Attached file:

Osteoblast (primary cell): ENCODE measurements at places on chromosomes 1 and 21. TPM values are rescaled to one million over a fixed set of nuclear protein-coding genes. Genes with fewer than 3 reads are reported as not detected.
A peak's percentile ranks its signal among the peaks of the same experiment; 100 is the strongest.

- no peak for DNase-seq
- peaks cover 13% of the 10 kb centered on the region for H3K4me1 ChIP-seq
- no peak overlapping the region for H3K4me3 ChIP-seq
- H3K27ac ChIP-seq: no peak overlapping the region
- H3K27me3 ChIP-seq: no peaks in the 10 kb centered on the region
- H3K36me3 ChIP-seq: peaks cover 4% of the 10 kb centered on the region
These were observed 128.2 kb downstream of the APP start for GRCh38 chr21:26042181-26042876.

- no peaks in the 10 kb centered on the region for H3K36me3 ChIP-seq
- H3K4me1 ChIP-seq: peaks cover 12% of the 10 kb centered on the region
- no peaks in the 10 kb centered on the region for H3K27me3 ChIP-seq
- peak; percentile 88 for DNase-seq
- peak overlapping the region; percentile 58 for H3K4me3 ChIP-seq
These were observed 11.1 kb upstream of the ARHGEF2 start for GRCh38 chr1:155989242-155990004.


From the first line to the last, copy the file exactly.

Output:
Osteoblast (primary cell): ENCODE measurements at places on chromosomes 1 and 21. TPM values are rescaled to one million over a fixed set of nuclear protein-coding genes. Genes with fewer than 3 reads are reported as not detected.
A peak's percentile ranks its signal among the peaks of the same experiment; 100 is the strongest.

- no peak for DNase-seq
- peaks cover 13% of the 10 kb centered on the region for H3K4me1 ChIP-seq
- no peak overlapping the region for H3K4me3 ChIP-seq
- H3K27ac ChIP-seq: no peak overlapping the region
- H3K27me3 ChIP-seq: no peaks in the 10 kb centered on the region
- H3K36me3 ChIP-seq: peaks cover 4% of the 10 kb centered on the region
These were observed 128.2 kb downstream of the APP start for GRCh38 chr21:26042181-26042876.

- no peaks in the 10 kb centered on the region for H3K36me3 ChIP-seq
- H3K4me1 ChIP-seq: peaks cover 12% of the 10 kb centered on the region
- no peaks in the 10 kb centered on the region for H3K27me3 ChIP-seq
- peak; percentile 88 for DNase-seq
- peak overlapping the region; percentile 58 for H3K4me3 ChIP-seq
These were observed 11.1 kb upstream of the ARHGEF2 start for GRCh38 chr1:155989242-155990004.